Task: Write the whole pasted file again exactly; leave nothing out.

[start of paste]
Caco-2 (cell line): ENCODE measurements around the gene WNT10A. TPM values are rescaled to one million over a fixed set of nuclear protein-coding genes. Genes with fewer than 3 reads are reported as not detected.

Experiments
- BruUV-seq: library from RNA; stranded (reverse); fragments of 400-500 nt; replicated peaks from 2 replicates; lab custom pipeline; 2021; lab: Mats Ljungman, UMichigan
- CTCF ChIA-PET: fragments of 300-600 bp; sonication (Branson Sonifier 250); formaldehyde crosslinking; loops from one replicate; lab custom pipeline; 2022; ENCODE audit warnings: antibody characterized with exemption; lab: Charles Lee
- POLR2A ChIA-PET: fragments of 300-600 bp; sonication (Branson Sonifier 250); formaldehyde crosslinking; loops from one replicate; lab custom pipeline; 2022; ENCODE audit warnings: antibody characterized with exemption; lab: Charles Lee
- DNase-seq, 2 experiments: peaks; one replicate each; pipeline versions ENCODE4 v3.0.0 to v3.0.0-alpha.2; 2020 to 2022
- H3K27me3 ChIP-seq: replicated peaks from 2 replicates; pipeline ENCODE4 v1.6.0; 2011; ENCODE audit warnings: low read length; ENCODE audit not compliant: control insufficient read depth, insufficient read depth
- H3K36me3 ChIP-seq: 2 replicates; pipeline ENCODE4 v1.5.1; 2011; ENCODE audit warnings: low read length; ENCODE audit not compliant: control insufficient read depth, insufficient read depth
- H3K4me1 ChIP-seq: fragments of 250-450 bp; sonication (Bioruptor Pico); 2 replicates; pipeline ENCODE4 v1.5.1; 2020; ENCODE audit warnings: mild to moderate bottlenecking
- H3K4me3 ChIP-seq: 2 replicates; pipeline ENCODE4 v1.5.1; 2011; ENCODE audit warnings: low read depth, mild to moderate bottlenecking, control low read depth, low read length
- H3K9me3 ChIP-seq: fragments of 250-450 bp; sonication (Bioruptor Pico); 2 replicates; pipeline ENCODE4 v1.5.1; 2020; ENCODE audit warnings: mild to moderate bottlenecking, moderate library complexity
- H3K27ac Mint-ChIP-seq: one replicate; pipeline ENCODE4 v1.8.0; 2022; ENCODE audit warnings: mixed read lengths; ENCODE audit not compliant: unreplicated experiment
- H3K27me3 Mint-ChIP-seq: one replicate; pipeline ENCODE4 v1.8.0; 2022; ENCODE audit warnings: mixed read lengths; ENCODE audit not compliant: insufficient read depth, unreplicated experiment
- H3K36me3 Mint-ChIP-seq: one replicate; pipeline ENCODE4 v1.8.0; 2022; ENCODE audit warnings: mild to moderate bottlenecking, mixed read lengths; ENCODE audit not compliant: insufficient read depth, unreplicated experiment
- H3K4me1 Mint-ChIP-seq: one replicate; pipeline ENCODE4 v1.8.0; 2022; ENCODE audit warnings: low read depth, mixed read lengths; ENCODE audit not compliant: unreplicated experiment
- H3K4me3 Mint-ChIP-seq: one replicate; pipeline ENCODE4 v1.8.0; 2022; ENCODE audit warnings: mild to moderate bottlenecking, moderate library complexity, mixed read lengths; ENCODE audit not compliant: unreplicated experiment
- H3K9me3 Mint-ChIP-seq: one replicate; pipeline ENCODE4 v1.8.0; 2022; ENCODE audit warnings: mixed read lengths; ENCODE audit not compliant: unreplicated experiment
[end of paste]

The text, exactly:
Caco-2 (cell line): ENCODE measurements around the gene WNT10A. TPM values are rescaled to one million over a fixed set of nuclear protein-coding genes. Genes with fewer than 3 reads are reported as not detected.

Experiments
- BruUV-seq: library from RNA; stranded (reverse); fragments of 400-500 nt; replicated peaks from 2 replicates; lab custom pipeline; 2021; lab: Mats Ljungman, UMichigan
- CTCF ChIA-PET: fragments of 300-600 bp; sonication (Branson Sonifier 250); formaldehyde crosslinking; loops from one replicate; lab custom pipeline; 2022; ENCODE audit warnings: antibody characterized with exemption; lab: Charles Lee
- POLR2A ChIA-PET: fragments of 300-600 bp; sonication (Branson Sonifier 250); formaldehyde crosslinking; loops from one replicate; lab custom pipeline; 2022; ENCODE audit warnings: antibody characterized with exemption; lab: Charles Lee
- DNase-seq, 2 experiments: peaks; one replicate each; pipeline versions ENCODE4 v3.0.0 to v3.0.0-alpha.2; 2020 to 2022
- H3K27me3 ChIP-seq: replicated peaks from 2 replicates; pipeline ENCODE4 v1.6.0; 2011; ENCODE audit warnings: low read length; ENCODE audit not compliant: control insufficient read depth, insufficient read depth
- H3K36me3 ChIP-seq: 2 replicates; pipeline ENCODE4 v1.5.1; 2011; ENCODE audit warnings: low read length; ENCODE audit not compliant: control insufficient read depth, insufficient read depth
- H3K4me1 ChIP-seq: fragments of 250-450 bp; sonication (Bioruptor Pico); 2 replicates; pipeline ENCODE4 v1.5.1; 2020; ENCODE audit warnings: mild to moderate bottlenecking
- H3K4me3 ChIP-seq: 2 replicates; pipeline ENCODE4 v1.5.1; 2011; ENCODE audit warnings: low read depth, mild to moderate bottlenecking, control low read depth, low read length
- H3K9me3 ChIP-seq: fragments of 250-450 bp; sonication (Bioruptor Pico); 2 replicates; pipeline ENCODE4 v1.5.1; 2020; ENCODE audit warnings: mild to moderate bottlenecking, moderate library complexity
- H3K27ac Mint-ChIP-seq: one replicate; pipeline ENCODE4 v1.8.0; 2022; ENCODE audit warnings: mixed read lengths; ENCODE audit not compliant: unreplicated experiment
- H3K27me3 Mint-ChIP-seq: one replicate; pipeline ENCODE4 v1.8.0; 2022; ENCODE audit warnings: mixed read lengths; ENCODE audit not compliant: insufficient read depth, unreplicated experiment
- H3K36me3 Mint-ChIP-seq: one replicate; pipeline ENCODE4 v1.8.0; 2022; ENCODE audit warnings: mild to moderate bottlenecking, mixed read lengths; ENCODE audit not compliant: insufficient read depth, unreplicated experiment
- H3K4me1 Mint-ChIP-seq: one replicate; pipeline ENCODE4 v1.8.0; 2022; ENCODE audit warnings: low read depth, mixed read lengths; ENCODE audit not compliant: unreplicated experiment
- H3K4me3 Mint-ChIP-seq: one replicate; pipeline ENCODE4 v1.8.0; 2022; ENCODE audit warnings: mild to moderate bottlenecking, moderate library complexity, mixed read lengths; ENCODE audit not compliant: unreplicated experiment
- H3K9me3 Mint-ChIP-seq: one replicate; pipeline ENCODE4 v1.8.0; 2022; ENCODE audit warnings: mixed read lengths; ENCODE audit not compliant: unreplicated experiment